Originally, the author attended this particular snake-handling church because one of the members had been arrested for attempted murder. He forced a snake to bite his wife (twice). The author planned to write about the attempted murder trial. That plan mostly gets derailed when the author joins the church. I wish more of the book had been about the crime and the people involved. That would have been more interesting than the repetitive snake/preaching scenes.



The Bottom Line: An informative look at Appalachian history and how journalists struggle to stay objective. I occasionally got bored.









The Road To Jonestown: Jim Jones And Peoples Temple by Jeff Guinn



Genre: Nonfiction
Pages: 531
Publication date: April 2017
In the 1950s, a young Indianapolis minister named Jim Jones preached a curious blend of the gospel and Marxism. His congregation was racially integrated, and he was a much-lauded leader in the contemporary civil rights movement. Eventually, Jones moved his church, Peoples Temple, to northern California. He became involved in electoral politics, and soon was a prominent Bay Area leader.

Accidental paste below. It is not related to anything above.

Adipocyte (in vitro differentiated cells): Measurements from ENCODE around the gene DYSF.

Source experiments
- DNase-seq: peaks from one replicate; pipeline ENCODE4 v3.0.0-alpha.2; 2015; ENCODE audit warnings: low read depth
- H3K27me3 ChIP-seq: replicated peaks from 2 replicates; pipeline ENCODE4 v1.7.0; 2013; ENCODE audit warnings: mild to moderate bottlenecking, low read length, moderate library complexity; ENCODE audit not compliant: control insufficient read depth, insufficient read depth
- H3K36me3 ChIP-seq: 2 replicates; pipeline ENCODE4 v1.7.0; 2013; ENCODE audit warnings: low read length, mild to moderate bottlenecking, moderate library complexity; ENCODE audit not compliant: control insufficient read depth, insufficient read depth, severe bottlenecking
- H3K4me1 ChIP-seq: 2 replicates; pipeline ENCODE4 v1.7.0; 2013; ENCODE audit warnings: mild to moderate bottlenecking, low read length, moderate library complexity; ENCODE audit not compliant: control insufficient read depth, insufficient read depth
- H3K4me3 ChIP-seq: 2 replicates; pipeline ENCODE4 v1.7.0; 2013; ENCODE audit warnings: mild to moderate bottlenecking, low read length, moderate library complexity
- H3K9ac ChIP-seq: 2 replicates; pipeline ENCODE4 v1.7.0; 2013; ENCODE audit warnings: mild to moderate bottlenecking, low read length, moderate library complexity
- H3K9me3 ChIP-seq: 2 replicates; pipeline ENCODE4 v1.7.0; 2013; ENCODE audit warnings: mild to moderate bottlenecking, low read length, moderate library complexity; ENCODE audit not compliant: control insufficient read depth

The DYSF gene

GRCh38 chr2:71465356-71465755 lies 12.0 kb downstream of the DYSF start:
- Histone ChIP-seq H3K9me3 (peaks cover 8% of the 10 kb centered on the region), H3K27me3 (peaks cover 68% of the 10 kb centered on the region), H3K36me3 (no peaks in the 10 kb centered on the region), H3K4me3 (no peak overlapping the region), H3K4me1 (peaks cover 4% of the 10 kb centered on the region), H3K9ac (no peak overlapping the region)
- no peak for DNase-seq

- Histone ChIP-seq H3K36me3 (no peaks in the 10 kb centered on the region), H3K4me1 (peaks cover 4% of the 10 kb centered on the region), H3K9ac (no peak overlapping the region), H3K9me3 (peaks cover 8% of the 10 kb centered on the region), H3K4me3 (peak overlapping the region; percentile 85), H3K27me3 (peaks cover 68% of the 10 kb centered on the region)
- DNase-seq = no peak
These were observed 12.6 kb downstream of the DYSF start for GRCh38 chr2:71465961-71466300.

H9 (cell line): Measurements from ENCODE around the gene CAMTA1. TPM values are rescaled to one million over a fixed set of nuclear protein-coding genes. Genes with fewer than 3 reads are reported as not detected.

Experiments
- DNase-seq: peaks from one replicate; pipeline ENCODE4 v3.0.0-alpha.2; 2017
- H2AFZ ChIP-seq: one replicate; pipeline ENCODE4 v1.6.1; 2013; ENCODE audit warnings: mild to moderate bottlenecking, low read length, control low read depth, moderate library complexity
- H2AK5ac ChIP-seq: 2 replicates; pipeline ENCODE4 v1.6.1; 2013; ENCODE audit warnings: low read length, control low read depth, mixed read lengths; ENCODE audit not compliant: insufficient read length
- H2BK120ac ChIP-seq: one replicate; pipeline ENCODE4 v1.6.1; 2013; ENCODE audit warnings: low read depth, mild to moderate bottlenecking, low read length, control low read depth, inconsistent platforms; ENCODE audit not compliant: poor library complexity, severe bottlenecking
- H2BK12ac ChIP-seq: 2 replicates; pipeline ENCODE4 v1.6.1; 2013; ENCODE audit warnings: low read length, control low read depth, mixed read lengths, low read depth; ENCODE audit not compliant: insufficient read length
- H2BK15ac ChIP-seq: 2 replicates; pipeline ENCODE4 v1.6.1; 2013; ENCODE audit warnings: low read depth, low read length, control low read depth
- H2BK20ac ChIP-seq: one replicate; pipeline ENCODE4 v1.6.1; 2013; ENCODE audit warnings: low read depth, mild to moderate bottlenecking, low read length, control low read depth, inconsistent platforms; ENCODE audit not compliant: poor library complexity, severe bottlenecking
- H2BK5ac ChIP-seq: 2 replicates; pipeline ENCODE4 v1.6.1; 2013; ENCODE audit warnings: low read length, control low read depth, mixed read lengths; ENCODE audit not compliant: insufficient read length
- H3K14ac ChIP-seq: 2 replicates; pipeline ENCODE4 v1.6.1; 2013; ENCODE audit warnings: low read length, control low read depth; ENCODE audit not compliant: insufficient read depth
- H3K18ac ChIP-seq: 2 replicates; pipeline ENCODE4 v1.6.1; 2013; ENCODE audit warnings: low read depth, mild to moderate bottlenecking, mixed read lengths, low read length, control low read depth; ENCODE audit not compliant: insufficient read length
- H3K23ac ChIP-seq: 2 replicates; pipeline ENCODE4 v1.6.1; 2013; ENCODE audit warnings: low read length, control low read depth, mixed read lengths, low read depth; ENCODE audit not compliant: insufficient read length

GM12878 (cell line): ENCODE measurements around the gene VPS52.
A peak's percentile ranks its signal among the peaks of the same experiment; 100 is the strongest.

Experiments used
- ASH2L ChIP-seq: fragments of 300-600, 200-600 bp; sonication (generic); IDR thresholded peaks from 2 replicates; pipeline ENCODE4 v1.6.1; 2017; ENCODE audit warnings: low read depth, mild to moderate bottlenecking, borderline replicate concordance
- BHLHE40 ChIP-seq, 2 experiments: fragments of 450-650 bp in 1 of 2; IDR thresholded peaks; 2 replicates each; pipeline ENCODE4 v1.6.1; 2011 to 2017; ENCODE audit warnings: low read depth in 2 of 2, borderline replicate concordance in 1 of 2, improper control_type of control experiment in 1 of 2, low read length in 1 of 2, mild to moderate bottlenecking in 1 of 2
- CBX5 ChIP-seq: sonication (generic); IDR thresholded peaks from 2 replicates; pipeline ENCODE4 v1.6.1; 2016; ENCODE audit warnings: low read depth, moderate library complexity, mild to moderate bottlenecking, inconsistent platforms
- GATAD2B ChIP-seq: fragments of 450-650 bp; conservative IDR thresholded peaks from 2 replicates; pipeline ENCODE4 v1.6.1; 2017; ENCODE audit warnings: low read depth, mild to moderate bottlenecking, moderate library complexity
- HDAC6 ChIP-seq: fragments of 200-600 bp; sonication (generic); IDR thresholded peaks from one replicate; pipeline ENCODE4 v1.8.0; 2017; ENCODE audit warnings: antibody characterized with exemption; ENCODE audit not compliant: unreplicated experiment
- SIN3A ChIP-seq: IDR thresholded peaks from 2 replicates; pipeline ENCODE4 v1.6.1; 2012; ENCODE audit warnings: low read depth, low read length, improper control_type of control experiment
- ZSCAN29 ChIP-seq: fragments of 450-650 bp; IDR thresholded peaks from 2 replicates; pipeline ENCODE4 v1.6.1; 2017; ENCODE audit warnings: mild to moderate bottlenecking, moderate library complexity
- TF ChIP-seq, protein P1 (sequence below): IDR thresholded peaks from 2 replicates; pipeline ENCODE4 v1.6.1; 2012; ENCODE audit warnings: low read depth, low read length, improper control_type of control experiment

In this riveting narrative, Jeff Guinn examines Jones’s life, from his extramarital affairs, drug use, and fraudulent faith healing to the fraught decision to move almost a thousand of his followers to a settlement in the jungles of Guyana in South America. Guinn provides stunning new details of the events leading to the fatal day in November 1978, when more than nine hundred people died—including almost three hundred infants and children—after being ordered to swallow a cyanide-laced drink.